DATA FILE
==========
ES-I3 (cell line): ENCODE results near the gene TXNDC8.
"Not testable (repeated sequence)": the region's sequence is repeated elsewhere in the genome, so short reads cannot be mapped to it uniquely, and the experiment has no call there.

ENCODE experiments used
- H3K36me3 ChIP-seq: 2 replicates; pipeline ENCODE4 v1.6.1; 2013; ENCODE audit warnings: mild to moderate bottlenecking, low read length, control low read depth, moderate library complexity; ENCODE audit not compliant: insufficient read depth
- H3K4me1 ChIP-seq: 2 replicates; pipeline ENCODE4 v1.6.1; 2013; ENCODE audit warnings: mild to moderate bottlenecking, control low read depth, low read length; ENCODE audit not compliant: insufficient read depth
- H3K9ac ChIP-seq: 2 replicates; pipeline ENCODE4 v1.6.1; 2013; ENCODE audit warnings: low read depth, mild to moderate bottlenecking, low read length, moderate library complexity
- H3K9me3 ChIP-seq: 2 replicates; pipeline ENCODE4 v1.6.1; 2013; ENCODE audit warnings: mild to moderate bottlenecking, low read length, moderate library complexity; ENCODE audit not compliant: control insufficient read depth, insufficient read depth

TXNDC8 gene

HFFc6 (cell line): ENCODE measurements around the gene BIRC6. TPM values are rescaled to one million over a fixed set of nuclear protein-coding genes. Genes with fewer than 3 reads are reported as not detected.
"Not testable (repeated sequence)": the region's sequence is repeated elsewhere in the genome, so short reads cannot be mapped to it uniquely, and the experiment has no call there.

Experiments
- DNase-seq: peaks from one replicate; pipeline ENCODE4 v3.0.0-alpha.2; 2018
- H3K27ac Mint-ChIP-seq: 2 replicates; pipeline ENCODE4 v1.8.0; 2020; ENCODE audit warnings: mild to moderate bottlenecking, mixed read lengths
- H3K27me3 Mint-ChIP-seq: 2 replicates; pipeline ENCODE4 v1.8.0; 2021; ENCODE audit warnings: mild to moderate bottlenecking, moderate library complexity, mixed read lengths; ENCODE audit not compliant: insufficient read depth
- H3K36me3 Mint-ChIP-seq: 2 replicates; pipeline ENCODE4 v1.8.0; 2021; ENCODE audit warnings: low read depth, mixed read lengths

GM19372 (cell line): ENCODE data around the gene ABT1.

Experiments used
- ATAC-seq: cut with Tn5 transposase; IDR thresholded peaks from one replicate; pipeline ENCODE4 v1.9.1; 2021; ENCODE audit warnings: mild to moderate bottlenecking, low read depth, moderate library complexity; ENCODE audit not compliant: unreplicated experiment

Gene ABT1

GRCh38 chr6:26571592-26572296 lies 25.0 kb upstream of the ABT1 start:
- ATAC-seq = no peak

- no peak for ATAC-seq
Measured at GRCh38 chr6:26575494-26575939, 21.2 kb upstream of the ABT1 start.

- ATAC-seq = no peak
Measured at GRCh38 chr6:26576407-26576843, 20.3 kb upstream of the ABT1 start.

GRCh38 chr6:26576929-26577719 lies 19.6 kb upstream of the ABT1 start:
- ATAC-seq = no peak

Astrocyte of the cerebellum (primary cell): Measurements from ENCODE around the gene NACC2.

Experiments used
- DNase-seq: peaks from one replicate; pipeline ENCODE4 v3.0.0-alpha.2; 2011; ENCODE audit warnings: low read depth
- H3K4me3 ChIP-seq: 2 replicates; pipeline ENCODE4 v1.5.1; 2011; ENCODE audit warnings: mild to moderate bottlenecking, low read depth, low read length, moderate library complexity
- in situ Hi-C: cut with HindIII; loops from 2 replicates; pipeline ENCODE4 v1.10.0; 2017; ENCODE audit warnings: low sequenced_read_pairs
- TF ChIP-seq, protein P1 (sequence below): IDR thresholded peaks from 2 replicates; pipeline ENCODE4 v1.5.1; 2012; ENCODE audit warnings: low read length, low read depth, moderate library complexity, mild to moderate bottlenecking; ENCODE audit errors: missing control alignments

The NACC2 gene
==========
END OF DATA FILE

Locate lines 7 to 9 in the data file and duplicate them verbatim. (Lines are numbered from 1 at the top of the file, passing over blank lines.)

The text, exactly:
- H3K9me3 ChIP-seq: 2 replicates; pipeline ENCODE4 v1.6.1; 2013; ENCODE audit warnings: mild to moderate bottlenecking, low read length, moderate library complexity; ENCODE audit not compliant: control insufficient read depth, insufficient read depth

TXNDC8 gene

HFFc6 (cell line): ENCODE measurements around the gene BIRC6. TPM values are rescaled to one million over a fixed set of nuclear protein-coding genes. Genes with fewer than 3 reads are reported as not detected.